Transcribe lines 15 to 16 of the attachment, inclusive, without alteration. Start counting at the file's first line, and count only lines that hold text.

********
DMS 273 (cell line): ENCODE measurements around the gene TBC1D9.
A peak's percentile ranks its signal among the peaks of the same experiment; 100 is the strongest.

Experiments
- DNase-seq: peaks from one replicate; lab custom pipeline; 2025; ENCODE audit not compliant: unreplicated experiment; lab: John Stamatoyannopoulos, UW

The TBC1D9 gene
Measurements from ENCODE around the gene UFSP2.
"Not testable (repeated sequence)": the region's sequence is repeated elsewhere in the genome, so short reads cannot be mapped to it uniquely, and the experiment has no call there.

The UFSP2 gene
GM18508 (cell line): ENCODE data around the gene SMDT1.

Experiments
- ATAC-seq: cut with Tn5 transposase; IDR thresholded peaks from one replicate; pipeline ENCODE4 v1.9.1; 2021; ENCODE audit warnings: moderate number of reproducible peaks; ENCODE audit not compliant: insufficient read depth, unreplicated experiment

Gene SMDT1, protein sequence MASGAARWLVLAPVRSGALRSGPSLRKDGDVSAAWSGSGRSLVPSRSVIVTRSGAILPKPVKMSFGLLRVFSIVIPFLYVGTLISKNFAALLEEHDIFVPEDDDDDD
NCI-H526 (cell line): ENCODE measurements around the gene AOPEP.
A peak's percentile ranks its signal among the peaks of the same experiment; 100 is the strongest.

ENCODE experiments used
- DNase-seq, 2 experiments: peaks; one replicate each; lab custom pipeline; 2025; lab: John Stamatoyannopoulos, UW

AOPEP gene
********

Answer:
ENCODE experiments used
- DNase-seq, 2 experiments: peaks; one replicate each; lab custom pipeline; 2025; lab: John Stamatoyannopoulos, UW